Several larger customers were stretching out their bills over a longer period at the same time that he took on five new construction projects that required a substantial cash outlay upfront.
Because he needed money fast, a traditional line of credit did not suffice and government loan products like the Small Business Administration’s 7a were too slow to apply for. As the owner of a fairly new business, he did not feel confident in being approved for a conventional bank loan, he said.
Supply-chain issues have made businesses particularly cash-hungry, said Heskin, the White and Williams partner. For example, a builder could end up in a bind because lumber prices soar after fixed contracts are signed with a client. Or a trucker might be awaiting payment because a delivery doesn’t arrive from overseas for months after it was expected.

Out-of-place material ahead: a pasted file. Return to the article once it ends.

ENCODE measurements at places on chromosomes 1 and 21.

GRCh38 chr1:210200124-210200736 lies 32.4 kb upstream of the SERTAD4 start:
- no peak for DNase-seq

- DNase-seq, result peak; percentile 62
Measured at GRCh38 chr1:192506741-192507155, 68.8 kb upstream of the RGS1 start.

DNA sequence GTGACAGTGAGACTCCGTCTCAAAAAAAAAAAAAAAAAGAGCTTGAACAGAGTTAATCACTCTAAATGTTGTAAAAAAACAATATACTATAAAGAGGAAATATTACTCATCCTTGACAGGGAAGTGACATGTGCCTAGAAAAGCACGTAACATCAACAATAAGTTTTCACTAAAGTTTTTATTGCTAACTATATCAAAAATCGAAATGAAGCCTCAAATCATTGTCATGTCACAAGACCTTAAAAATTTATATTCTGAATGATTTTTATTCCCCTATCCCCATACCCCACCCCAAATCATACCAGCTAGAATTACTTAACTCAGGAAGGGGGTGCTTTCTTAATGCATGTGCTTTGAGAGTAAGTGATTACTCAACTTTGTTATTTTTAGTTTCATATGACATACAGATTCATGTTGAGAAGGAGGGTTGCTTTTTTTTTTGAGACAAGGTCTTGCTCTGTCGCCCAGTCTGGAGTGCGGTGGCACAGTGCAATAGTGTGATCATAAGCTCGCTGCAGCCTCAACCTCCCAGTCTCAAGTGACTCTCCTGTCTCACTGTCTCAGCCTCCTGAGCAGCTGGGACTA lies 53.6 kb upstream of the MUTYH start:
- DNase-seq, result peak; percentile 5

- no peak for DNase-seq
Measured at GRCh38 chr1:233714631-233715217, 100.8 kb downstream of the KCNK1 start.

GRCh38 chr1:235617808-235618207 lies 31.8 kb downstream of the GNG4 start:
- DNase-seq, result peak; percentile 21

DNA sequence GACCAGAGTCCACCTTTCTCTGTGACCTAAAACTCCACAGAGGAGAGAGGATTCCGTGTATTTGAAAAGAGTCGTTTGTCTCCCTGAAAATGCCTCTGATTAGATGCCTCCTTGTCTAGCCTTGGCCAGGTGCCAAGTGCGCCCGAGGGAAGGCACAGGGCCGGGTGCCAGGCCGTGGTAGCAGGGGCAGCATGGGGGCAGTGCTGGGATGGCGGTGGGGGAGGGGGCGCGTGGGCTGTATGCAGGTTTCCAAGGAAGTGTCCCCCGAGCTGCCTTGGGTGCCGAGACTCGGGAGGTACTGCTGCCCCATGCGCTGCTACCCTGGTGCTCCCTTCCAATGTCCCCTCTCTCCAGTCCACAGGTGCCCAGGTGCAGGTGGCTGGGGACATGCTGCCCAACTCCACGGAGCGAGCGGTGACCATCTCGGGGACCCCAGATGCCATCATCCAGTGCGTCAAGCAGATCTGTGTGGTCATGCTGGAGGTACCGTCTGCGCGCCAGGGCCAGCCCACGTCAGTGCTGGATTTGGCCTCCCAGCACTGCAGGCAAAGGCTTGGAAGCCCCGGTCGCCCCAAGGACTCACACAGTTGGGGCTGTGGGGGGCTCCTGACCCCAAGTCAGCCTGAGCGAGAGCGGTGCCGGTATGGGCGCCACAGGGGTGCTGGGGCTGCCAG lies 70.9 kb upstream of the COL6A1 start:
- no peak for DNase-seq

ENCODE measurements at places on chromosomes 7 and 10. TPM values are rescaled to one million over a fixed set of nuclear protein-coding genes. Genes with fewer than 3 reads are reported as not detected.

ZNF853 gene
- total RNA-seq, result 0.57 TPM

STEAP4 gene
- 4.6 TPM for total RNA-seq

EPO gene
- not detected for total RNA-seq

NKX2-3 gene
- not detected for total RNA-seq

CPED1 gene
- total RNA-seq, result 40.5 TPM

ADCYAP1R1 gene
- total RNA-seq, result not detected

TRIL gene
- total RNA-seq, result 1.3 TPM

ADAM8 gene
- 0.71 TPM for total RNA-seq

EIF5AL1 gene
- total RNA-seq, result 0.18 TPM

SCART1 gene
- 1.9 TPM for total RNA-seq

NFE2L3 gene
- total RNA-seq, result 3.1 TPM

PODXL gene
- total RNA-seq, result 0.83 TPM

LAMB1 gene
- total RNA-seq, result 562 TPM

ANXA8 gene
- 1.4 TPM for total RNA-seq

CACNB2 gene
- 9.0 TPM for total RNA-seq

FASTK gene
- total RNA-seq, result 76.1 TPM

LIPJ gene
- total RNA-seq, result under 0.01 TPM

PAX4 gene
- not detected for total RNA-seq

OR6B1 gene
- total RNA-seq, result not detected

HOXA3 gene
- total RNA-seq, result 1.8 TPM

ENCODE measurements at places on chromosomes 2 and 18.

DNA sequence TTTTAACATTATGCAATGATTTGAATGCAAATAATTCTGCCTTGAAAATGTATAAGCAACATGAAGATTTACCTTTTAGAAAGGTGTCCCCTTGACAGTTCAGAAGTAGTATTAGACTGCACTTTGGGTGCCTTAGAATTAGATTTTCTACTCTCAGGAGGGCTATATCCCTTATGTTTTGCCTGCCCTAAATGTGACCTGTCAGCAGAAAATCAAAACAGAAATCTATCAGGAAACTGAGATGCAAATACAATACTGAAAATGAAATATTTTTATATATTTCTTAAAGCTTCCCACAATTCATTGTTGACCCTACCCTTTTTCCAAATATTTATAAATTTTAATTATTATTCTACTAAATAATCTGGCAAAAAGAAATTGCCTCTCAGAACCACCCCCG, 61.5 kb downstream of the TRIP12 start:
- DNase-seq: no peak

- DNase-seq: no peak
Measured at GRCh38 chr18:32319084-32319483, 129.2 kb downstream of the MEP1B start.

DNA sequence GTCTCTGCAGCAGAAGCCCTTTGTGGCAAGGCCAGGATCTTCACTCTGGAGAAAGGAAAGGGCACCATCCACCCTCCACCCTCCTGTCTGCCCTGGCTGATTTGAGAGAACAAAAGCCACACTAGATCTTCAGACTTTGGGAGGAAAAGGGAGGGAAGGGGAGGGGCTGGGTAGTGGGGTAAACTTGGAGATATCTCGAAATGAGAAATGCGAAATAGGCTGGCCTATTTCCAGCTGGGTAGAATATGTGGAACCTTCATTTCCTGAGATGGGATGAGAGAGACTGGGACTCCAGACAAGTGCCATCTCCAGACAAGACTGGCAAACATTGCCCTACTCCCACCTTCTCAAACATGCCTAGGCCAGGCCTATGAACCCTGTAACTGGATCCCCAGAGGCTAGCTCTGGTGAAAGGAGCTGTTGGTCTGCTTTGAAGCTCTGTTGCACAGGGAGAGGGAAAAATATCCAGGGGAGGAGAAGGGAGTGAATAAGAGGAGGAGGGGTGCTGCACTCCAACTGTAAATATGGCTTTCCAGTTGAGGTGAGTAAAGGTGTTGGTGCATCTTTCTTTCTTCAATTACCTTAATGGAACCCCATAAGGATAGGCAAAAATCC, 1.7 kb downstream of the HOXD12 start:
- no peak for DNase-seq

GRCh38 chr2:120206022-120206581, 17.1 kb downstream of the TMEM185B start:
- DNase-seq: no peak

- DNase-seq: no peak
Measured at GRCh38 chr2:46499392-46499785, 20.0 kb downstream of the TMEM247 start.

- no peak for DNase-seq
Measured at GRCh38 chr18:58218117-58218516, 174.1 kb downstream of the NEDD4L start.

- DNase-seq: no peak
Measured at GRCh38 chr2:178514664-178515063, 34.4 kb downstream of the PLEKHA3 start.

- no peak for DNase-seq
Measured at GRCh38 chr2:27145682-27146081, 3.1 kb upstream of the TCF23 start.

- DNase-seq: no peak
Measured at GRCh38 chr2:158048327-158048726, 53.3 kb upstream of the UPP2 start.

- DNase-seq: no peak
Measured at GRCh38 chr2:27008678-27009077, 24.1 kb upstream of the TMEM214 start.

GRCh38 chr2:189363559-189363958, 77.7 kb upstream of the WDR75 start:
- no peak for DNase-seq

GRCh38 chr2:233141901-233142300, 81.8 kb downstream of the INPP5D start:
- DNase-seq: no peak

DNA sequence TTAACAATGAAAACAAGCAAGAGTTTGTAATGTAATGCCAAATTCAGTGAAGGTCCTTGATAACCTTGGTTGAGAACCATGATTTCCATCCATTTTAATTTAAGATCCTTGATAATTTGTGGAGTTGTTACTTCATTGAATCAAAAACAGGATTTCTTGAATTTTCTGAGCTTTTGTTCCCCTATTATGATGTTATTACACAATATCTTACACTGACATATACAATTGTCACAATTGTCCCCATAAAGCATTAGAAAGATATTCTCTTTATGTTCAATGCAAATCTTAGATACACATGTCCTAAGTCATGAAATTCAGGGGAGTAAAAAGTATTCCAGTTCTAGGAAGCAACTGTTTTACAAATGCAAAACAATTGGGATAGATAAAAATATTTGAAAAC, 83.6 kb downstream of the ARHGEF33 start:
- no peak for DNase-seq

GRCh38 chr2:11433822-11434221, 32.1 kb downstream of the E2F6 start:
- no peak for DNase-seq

Once repayments aren’t made, things get ugly.
In the case of the builder, the company who had gave him the advance put out liens against him and the business. Because the MCA firm has access to a company’s checking account, it could see his checking account and contacted his business and homeowner clients for payments. His receivables and online accounts such as PayPal and Venmo were frozen, he said. Next came threatening letters to his home.
The process of selling—and upselling—the advances is also rife with ill intent, Tayne said.
Brokers pitch funds to desperate companies, and their commissions just add to the pile of fees to be repaid. Their sales lines sometimes include untruths, such as the idea that MCAs will help a business build its credit and lead to successful future loan applications, which is not the case.